Finding Angelo (The Wine Lover's Daughter, Book 2)

BOOK: Finding Angelo (The Wine Lover's Daughter, Book 2)
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FINDING ANGELO

 

The Wine Lover’s Daughter, Book Two

 

A Novel

 

Christa Polkinhorn

 

Published by Bookworm
Press

 

Copyright © 2016 by
Christa Polkinhorn

 

Visit the author’s
website:

www.christa-polkinhorn.com

 

Cover design: Diane
Busch

Cover image:
Andrushko Galyna, Bigstock.com

 

OTHER
BOOKS BY CHRISTA POLKINHORN:

 

The Italian Sister

The Wine Lover’s
Daughter, Book One

 

An Uncommon Family

Family Portrait,
Book One

 

Love of a Stonemason

Family Portrait,
Book Two

 

Emilia

Family Portrait,
Book Three

 

Path of Fire

Poems

 

FINDING ANGELO

 

A hidden diary and a crumpled envelope, postmarked in Italy,
are the only clues Martin Segantino has to what happened to his younger brother
Angelo, the black sheep of the family, who disappeared under mysterious
circumstances twenty years ago. When the police find the skeleton of Angelo’s
close friend buried in one of the fields on the Segantino vineyards, the hunt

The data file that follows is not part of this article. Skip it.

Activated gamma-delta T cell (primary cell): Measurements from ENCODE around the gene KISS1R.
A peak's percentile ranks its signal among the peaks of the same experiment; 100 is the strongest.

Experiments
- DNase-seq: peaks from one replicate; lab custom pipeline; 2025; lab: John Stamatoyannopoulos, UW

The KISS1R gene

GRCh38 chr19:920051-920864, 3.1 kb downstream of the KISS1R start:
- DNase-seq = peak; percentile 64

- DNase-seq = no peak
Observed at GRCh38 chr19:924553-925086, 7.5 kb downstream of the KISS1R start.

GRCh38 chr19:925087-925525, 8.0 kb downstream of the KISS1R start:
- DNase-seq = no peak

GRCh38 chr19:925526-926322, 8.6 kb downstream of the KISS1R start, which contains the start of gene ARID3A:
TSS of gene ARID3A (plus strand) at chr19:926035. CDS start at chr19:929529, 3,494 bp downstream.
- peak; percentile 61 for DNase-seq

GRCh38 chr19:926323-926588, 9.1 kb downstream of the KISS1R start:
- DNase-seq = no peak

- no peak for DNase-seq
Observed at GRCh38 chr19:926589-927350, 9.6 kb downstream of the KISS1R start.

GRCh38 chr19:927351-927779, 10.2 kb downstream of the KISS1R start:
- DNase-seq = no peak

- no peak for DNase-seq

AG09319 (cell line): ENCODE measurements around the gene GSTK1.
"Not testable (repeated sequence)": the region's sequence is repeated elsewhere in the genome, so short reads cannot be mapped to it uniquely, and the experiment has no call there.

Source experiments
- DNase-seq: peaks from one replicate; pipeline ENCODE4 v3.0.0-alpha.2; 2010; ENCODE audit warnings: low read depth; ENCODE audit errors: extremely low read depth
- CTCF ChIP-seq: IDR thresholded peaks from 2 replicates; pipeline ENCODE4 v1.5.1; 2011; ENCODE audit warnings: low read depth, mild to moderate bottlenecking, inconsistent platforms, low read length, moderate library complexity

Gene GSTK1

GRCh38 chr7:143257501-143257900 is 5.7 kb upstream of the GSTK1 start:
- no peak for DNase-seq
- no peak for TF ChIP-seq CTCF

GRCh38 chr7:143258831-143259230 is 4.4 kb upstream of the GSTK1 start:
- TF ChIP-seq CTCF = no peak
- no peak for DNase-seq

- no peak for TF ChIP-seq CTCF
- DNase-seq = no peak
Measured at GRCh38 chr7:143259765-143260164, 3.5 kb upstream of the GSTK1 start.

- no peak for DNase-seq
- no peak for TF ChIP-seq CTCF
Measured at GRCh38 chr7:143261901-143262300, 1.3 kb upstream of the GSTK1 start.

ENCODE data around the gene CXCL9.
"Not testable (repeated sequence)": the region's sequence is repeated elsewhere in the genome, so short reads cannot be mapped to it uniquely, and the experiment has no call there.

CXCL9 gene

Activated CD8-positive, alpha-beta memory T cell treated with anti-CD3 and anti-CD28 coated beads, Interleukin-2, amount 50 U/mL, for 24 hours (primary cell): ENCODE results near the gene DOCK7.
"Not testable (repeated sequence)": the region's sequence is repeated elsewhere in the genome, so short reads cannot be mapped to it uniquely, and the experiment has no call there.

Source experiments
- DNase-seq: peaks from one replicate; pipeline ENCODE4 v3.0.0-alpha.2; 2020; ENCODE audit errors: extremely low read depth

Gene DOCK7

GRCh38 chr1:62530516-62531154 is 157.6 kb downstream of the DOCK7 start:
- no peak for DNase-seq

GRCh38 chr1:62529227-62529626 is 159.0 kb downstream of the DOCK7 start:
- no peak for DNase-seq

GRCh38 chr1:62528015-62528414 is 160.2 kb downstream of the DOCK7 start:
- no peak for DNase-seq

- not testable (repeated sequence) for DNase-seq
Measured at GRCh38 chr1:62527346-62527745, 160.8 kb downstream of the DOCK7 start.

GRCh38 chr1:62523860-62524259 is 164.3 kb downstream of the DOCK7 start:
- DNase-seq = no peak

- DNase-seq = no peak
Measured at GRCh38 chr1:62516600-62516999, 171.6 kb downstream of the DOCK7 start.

for Angelo begins. Is he the killer or is he himself a victim? Sofia Segantino,
great-niece of Angelo by marriage, embarks on her own search for the missing
man. On her trip through the Piedmont region of Italy, she uncovers clues of
Angelo’s whereabouts, which puts her in grave danger. The local gangsters are
equally interested in the elusive Angelo and are ready to do whatever it takes
to find him. Will Sofia be able to outsmart them? Part family drama, part
suspense,
Finding Angelo
takes the reader on a thrilling journey from
California via Chicago and New York to Italy.

 

For my nephew Rico

 

Table of Contents

 

PART ONE: A GRUESOME DISCOVERY

PART TWO: A FAMILY IN TROUBLE

PART THREE: SLEUTHING IN THE PIEDMONT

PART FOUR: ANGELO

PART FIVE: THE JOURNEY HOME

ACKNOWLEDGEMENTS

ABOUT THE AUTHOR

OTHER BOOKS BY CHRISTA POLKINHORN

 

Chapter 1

 

Sofia narrowed her eyes as she spotted the two men. “They
couldn’t already be done,” she murmured.

Her husband, Nicholas, and Martin,
his grandfather, came walking across the meadow. They worked together with
Matthew, Nicholas’s younger brother, digging up their new field to prepare it
for planting their Zinfandel grapevines. Perhaps they were just taking a break.
Sofia went into the kitchen to prepare more coffee.

As she stepped outside to wait for
the men, she discovered the first signs of spring—a patch of yellow daffodils
in the corner of the patio that seemed to have emerged overnight. The shrubs of
purple sage next to the now green meadows shimmered in the sun. A breeze came
up, whispering through the grass and bringing a whiff of moist leaves.